When they get married, reporters John Grogan (Owen Wilson) and his new bride Jenny (Jennifer Aniston) picture themselves setting the Fourth Estate on fire. Eventually, they end up in South Florida where she handles hot button political and social stories. He, on the other hand, is relegated to writing about building fires and lame local oddities. When his sourpuss editor (Alan Arkin) offers him a column, John is unsure what to do. Taking inspiration from the new dog named Marley he just adopted, our scribe is soon scribbling stories about how this cute-as-a-button Labrador retriever is evil incarnate. Labeled "the world's worst dog," Marley lives up to the title. Even as the Grogans grow older and raise a family, they still don't know what to do with their destructive hound from Hell.
Continue reading: Marley & Me Review
Wade (Nate Hartley) and Ryan (Troy Gentile) are nervous about the first day of high school. They should be. No sooner do they arrive, inadvertently wearing the same shirt, than Wade's attempts to protect one diminutive student (David Dorfman, who's grown maybe two inches since playing Naomi Watts' son in The Ring) from the school bullies (Alex Frost and Josh Peck) land them on said bullies' crap list.
Continue reading: Drillbit Taylor Review
The eldest Whitman brother, Francis (Owen Wilson), found time for an epiphany as he lay on the ground after a motorcycle accident, leaving to wonder why his younger brothers weren't with him. His remedy consists of a brotherly train trip accompanied by a surprise visit to their estranged mother's parish. Don't worry: There's a laminated itinerary if you get confused. The youngest, Jack (Anderson staple Jason Schwartzman), comes aboard to shed the skin of his ex-girlfriend while Peter (Anderson newbie Adrien Brody), the middle brother, has begun feeling desperation over his impending fatherhood. Moreover, they are digging and scratching at every surface to hide the grief over their father's passing; the event that caused their initial scattering.
Continue reading: The Darjeeling Limited Review
Director Wes Anderson brings us, The Darjeeling Limited, starring Owen Wilson, Adrien Brody and Jason Schwartzman, is an emotional comedy about three brothers re-forging family bonds. The eldest, played by Wilson, hopes to reconnect with his two younger siblings by taking them on a train trip across the vibrant and sensual landscape of India.
Continue: The Darjeeling Limited Trailer
Wendell Baker (Luke Wilson) has charm oozing from his pores but can't do much more than make friends with it. He makes fake IDs with his friend, Reyes (Jacob Vargas), for illegal aliens that just jumped the fence. Wendell also has a woman who loves him, but of course, he can't tell her he loves her back. That girl is Doreen (Eva Mendes), who runs into the arms of a grocery store owner (Ferrell) when Wendell gets sent away. When he returns, settled on getting his life straight and winning Doreen back. He is set up to work in an old folk's home, ample for his dreams of owning his own hotel one day. Trouble comes when he uncovers a scheme to fake old people's death and actually send them away to be slaves at a small farm house, owned by the mother of Neil King (Owen Wilson), the head nurse and a supreme sleaze bag. With the help of three wily retirees (Seymour Cassel, Harry Dean Stanton, and Kris Kristofferson), Wendell plans to win back the girl and uncover the scheme.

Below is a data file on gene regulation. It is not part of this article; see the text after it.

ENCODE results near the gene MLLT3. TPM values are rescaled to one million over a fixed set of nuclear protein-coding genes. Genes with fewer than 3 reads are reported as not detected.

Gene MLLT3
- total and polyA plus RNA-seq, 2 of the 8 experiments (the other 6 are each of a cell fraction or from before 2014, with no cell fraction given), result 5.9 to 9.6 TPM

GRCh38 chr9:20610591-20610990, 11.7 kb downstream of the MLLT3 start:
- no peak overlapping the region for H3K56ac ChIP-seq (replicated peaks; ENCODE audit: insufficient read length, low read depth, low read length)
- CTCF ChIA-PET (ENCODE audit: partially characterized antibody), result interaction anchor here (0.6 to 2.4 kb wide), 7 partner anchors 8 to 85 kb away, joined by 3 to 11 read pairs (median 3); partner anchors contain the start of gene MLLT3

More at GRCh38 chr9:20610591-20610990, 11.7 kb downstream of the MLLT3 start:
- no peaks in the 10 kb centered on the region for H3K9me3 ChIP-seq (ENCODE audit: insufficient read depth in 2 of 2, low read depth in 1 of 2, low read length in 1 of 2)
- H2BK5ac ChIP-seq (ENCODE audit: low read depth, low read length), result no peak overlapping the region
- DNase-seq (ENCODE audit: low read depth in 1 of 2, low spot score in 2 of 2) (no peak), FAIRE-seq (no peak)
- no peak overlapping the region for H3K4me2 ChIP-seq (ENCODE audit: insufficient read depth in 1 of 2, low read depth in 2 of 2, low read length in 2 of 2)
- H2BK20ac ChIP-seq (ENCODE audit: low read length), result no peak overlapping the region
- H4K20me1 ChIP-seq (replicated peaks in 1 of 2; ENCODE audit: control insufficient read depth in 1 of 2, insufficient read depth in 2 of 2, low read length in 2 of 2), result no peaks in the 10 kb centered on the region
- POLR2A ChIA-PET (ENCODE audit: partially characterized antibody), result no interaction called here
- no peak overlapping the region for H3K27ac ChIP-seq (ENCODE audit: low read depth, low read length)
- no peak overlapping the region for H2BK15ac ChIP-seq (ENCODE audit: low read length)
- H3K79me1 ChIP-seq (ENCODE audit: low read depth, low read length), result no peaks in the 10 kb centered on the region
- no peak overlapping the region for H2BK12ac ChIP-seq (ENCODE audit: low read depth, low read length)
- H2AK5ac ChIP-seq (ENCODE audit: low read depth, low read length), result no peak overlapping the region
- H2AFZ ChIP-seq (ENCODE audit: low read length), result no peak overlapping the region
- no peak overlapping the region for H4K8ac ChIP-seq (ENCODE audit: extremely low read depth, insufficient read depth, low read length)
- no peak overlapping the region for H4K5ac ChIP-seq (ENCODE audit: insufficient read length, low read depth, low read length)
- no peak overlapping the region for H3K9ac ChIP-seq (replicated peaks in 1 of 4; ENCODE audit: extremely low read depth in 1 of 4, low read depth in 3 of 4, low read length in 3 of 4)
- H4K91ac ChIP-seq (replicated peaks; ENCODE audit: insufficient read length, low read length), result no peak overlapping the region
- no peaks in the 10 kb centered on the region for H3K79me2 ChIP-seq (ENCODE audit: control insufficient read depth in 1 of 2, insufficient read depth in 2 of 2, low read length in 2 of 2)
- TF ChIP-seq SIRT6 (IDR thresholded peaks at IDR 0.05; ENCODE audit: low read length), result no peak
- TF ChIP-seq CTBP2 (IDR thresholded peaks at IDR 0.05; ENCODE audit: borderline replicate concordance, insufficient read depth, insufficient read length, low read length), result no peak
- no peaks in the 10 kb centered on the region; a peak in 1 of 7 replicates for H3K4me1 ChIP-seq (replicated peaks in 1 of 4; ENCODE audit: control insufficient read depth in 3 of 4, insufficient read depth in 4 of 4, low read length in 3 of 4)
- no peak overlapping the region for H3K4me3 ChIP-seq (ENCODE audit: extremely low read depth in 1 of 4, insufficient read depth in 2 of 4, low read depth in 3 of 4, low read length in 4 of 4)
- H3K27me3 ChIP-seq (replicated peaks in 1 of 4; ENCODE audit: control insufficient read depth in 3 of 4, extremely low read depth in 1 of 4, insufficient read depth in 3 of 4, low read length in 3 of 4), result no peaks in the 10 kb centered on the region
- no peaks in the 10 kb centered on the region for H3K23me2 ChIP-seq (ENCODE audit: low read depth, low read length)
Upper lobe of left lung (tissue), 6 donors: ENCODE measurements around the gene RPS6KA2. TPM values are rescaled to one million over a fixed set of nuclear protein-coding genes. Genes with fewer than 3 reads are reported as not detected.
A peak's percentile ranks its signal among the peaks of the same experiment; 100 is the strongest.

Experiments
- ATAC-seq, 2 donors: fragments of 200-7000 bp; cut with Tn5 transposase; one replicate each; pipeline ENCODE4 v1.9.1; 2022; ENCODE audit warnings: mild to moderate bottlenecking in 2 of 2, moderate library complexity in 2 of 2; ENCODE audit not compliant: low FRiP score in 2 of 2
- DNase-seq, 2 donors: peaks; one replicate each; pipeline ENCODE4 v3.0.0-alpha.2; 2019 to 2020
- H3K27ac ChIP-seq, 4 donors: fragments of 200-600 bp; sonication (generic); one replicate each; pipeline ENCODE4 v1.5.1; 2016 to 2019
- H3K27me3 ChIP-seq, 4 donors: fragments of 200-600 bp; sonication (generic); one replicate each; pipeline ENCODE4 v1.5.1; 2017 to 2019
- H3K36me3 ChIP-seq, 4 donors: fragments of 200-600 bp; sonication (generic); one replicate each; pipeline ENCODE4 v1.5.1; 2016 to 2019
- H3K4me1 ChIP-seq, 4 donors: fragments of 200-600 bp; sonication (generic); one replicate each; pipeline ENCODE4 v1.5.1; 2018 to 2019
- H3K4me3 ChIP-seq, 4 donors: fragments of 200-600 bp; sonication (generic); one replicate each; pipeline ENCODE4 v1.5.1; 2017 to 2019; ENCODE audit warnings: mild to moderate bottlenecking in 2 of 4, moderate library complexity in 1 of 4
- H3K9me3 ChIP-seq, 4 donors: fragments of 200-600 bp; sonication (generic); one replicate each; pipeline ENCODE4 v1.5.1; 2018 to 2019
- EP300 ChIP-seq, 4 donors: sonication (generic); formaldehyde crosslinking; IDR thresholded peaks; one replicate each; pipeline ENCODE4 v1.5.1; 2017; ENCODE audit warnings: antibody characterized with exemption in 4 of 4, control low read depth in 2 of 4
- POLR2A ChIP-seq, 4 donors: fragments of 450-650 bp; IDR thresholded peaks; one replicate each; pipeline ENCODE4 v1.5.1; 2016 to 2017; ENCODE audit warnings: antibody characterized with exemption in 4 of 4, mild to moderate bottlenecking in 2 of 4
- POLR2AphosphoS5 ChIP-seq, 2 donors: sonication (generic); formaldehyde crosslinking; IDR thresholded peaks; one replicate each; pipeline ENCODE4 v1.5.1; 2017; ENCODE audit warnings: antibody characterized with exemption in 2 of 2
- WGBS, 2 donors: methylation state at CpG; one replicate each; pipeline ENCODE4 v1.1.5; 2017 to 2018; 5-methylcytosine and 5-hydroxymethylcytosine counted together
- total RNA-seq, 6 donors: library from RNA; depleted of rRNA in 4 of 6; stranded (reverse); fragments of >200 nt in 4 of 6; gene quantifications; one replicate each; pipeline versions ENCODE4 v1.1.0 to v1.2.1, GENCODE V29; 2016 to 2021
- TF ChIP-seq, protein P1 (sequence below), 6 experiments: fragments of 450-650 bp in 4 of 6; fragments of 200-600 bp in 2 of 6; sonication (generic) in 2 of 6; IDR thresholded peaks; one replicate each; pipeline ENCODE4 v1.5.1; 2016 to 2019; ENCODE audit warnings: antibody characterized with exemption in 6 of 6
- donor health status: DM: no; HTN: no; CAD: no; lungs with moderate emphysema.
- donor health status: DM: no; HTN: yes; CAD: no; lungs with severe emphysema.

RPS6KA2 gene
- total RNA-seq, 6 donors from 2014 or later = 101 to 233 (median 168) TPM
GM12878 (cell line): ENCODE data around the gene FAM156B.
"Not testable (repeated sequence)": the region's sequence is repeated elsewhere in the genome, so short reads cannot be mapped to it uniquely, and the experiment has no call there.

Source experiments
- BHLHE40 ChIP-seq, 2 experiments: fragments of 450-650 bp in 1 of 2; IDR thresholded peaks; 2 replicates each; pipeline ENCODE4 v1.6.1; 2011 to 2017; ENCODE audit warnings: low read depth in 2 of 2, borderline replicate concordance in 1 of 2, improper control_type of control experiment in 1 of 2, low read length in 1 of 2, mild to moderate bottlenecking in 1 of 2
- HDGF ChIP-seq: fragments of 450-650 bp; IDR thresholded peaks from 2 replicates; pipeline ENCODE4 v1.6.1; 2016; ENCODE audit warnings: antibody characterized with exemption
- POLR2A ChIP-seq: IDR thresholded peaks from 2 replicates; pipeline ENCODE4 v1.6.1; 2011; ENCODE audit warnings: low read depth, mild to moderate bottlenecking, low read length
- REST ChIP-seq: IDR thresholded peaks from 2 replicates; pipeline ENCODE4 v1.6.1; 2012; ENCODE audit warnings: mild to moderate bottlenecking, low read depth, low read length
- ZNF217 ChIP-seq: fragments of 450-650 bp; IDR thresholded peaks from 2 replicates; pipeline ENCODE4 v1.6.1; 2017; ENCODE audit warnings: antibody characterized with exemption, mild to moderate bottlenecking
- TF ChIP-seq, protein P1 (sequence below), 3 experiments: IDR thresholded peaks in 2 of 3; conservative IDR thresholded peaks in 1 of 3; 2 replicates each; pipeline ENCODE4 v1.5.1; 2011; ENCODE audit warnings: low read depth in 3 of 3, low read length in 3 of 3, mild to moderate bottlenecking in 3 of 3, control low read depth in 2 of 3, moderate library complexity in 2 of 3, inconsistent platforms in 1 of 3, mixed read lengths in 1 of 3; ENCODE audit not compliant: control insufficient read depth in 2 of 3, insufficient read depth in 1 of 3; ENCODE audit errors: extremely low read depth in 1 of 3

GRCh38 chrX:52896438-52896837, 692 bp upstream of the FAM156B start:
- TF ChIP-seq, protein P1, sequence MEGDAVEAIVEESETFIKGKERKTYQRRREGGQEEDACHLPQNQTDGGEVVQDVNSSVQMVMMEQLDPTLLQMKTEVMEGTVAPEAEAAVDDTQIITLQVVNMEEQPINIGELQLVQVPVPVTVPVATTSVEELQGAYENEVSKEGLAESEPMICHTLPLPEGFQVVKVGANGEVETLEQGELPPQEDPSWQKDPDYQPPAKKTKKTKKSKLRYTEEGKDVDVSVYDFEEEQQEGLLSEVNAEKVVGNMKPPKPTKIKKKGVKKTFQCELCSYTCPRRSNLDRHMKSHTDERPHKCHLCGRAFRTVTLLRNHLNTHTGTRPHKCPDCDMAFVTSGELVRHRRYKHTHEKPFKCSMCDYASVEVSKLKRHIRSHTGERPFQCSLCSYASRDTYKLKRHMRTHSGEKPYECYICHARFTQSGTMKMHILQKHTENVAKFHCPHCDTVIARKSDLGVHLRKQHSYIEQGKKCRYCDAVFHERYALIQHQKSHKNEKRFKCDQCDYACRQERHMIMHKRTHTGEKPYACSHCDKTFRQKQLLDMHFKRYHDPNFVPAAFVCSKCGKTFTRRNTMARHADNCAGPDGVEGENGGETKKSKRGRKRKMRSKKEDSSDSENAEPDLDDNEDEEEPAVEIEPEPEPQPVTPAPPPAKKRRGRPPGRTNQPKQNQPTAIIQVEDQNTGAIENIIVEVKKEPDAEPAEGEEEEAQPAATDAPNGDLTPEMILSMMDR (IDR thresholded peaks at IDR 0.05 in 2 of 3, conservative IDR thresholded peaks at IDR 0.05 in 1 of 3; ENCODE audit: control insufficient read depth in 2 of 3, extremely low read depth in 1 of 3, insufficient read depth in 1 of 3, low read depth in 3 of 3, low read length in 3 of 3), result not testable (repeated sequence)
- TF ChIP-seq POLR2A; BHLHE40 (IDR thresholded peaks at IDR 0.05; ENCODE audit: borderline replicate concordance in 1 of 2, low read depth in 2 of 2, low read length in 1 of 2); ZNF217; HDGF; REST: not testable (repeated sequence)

Continue reading: The Wendell Baker Story Review
Such a proclamation borders on absurd, and yet it's becoming more difficult to entirely refute the claim. This year, Ang Lee's Brokeback Mountain earned sweeping critical praise and a handful of Oscar nominations, losing a tight Best Picture race to Crash. Even during the summer, when audiences typically are lured to theaters by testosterone-soaked summer blockbusters, it's Johnny Depp's fey, ambiguous, and decidedly swishy Capt. Jack Sparrow who has sailed to the front of the box-office pack.
Continue reading: You, Me And Dupree Review
Almost every major sport has a companion film, the one movie fans routinely point to as the definitive representation of their beloved competitive activity. Basketball has Hoosiers. Baseball divides camps between The Natural and Bull Durham. Hockey (Slap Shot) and soccer (Victory) are covered, while football actually has too many to mention.
But prior to 2006, NASCAR was without a representative - and don't even think about suggesting Tony Scott's dreadful Days of Thunder. Racing legend Richard Petty put that crazed notion to rest when he recently told a crowd of entertainment journalists, "The only thing that Days of Thunder had to do with racing was that they had numbers on the side of the car."
Continue reading: Cars Review
This charm may not be entirely expected. After all, it is (1) an adaptation of a 1970s cop show, (2) arriving maybe a decade after the peak of seventies nostalgia, (3) assembled by director-writer Todd Phillips (Road Trip, Old School), whose previous movies were only funny to the extent that the actors could overcome his aimless, slapdash staging (Will Ferrell, no problem; Breckin Meyer, less so).